Time Out says
  • 4 out of 5 stars
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Art

Victorian London in Photographs

Rapacious, unchecked development, a growing gulf between the richest and poorest and a realisation that modern life is damaging to mental health. Anyway, enough about London in 2015: here are some photos of dead people. There are plenty of contemporary resonances in these images of London from 1839 to 1901. One thing above all else drove Victorian photographers, and saw their technology evolve incredibly quickly: change. Almost all these pictures – many of them stunningly technically accomplished as well as being fascinating documents – reflect a city and a society whose pace of change is both thrilling and terrifying. So we have the Society for Photographing Relics of Old London, who couldn’t get the plates in their cameras fast enough to record the historic buildings getting pulled down around them. There was no legislation to protect architecture, so they were about all there was in terms of awareness-raising. At the same time, photographers strove to reveal the social iniquities beneath the Victorian dream of progress: the appalling slums just streets away from fashionable thoroughfares; the children cast aside by their parents; the homeless, the destitute, the maimed and the mad. Most moving is a series of portraits of inmates of the Colney Hatch Lunatic Asylum. Literally shorn of luxuriant Victorian hairdos and dressed with institutional severity, these men and women look startlingly contemporary. The unusually close-up portraiture (presumably they had little choice)

Time Out says
  • 4 out of 5 stars
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Art

Revelations: Experiments in Photography

‘Chickens scared by a torpedo’ may not be Eadweard Muybridge’s most popular work, but it’s definitely the one with the best title. In the 1870s the British photo pioneer broke new ground with his famous study of horses at full gallop. Now his shots of cluckers losing their cool are in an exhibition of science-related photos spanning the last 170 years. There are trippy colour photomicrographs of mica (1908) from Arthur Clive Banfield, plus nineteenth and early twentieth-century telephotographic space shots, up-close images of the effects of magnetic fields, and the captivating ‘smoke studies’ by Étienne-Jules Marey that influenced aerodynamics. Baffling are Carl Strüwe’s microscopic images of water fleas, which bear an uncanny resemblance to the bison of the Altamira cave paintings. How extraordinary to look back a century or more and see manifest the human desire to understand phenomena both incomprehensibly big and inconceivably small. And this is only the first room of the exhibition. Room two is dedicated to works from twentieth-century artists responding to early science-focused photography. Bauhaus artist László Moholy-Nagy’s photograms do away with single-point perspective, while motion studies by influential architecture photographer Berenice Abbott exemplify her belief that artists should help make science accessible to all. There are some exceptional works in room three, too. Trevor Paglen’s faraway shots of American military ‘black spots’ are clever, unsettling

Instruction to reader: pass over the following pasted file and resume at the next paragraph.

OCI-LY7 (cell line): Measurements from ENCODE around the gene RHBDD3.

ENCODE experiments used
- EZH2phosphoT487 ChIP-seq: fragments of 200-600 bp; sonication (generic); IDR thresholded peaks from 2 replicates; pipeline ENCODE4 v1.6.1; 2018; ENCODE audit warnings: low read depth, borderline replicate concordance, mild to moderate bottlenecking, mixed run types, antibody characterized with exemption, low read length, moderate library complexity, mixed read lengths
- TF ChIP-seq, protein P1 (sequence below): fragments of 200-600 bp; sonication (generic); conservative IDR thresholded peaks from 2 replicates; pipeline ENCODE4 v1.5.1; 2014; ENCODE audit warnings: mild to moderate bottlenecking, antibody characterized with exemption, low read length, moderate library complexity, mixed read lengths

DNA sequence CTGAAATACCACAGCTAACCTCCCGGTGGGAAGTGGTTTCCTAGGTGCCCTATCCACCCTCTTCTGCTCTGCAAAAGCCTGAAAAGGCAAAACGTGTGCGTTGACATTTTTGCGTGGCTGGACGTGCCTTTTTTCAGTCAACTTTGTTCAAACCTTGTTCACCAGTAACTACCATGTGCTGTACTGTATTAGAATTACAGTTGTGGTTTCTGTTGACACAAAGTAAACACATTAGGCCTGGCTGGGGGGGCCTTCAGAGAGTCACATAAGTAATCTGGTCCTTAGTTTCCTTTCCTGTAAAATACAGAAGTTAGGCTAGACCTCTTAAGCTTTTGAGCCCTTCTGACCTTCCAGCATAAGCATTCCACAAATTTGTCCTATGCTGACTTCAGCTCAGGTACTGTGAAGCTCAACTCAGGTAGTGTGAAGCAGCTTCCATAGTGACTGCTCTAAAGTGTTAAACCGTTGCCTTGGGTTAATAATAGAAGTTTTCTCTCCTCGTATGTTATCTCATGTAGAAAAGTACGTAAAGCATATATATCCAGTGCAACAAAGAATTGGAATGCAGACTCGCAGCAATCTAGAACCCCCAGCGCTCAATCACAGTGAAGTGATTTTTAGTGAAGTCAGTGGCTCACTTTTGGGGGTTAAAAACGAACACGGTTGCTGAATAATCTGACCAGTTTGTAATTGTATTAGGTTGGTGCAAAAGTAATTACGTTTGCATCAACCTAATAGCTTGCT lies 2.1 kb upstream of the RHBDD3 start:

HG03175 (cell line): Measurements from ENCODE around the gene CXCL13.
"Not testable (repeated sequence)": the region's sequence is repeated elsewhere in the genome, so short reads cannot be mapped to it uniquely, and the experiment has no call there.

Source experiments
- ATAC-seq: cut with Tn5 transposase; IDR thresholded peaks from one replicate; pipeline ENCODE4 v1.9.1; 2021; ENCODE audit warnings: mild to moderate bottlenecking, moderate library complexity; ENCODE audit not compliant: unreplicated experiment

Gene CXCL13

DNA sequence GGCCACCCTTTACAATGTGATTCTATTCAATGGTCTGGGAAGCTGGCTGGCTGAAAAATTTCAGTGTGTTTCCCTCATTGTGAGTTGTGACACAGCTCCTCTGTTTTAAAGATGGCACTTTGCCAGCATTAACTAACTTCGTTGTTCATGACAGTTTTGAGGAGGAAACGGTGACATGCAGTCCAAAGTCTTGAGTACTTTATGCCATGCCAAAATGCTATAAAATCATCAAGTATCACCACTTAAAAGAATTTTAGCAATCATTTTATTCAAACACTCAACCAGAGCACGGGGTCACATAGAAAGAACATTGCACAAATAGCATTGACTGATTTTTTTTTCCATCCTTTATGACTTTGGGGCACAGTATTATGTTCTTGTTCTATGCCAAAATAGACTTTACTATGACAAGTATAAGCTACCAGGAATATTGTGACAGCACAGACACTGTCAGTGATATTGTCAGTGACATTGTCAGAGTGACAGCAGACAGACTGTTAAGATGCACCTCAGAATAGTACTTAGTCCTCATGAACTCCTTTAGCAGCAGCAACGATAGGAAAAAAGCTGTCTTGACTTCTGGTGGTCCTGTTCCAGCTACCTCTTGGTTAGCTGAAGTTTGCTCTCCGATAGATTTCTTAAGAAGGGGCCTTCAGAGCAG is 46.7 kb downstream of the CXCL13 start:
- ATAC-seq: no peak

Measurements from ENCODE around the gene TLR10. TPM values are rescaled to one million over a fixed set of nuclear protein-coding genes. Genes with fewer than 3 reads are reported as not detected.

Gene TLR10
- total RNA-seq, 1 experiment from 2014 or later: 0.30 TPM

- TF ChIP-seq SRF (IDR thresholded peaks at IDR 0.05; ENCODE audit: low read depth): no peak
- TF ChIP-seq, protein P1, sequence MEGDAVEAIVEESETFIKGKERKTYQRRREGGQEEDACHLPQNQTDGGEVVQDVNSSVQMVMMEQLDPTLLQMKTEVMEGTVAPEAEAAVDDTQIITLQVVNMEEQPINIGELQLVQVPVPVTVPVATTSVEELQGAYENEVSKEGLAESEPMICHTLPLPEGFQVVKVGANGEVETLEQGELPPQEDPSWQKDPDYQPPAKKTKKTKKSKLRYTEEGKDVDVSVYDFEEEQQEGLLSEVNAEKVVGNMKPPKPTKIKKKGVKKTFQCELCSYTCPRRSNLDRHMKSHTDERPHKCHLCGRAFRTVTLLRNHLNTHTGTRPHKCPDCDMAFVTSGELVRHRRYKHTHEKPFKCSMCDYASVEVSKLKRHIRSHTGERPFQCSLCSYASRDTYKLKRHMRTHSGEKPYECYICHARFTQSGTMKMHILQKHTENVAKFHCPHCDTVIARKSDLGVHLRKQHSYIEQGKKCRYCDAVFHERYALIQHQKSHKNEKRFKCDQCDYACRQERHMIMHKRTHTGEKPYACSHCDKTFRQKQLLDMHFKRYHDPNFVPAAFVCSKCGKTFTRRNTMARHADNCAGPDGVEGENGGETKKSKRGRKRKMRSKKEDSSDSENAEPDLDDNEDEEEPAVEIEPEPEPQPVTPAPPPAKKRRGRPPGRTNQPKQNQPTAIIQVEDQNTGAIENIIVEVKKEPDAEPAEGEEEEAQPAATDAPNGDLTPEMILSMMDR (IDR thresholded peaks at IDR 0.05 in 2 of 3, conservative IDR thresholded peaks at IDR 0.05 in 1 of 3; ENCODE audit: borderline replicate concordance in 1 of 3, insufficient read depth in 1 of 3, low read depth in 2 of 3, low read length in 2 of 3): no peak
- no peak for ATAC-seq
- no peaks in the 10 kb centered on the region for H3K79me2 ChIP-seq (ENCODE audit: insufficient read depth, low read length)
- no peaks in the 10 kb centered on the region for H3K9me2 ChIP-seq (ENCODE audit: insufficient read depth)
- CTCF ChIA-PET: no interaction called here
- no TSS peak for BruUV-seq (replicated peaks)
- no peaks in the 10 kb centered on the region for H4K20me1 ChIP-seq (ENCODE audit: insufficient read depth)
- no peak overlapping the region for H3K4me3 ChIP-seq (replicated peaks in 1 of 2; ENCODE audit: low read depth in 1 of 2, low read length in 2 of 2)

Time Out says
  • 4 out of 5 stars
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Top 10 photo shows

Art

Tomoko Yoneda: Beyond Memory

‘We shall meet in the place where there is no darkness.’ These prescient words are spoken in a dream to Winston Smith, the protagonist in George Orwell’s ‘Nineteen Eighty-Four’. Later in the novel he discovers (spoiler alert!) that the place without darkness is not a place of infinite sun but instead the Ministry of Love: a building with no windows – there is no darkness without light – where he is eventually tortured in Room 101. This quotation is also the title of a 2014 book of interiors and landscape photographs by Japanese-born, London-based photographer Tomoko Yoneda, some of which are included in this exhibition of her works from the last 14 years. Like Orwell’s dystopian tale, Yoneda’s photographs allude to the horrors of history without showing them; terror permeates everything but has no human face. A swelling seascape marks the spot where Nazi scientist Josef Mengele drowned at a vacation resort in Brazil; a young forest is where the Battle of the Somme was fought; an empty house was once owned by General Wang Shu-Ming during the Japanese occupation of Taiwan. These after-the-event images are the sites of power struggles and ideological atrocities spanning both World Wars, the Second Sino-Japanese War and the aftermath of the Cold War. Another comparison could be made with the ‘landscape of mood’ paintings by late nineteenth-century Russian painter Isaac Levitan, whose seemingly bucolic scenes pulsate with traces of destructive human influence, though any actual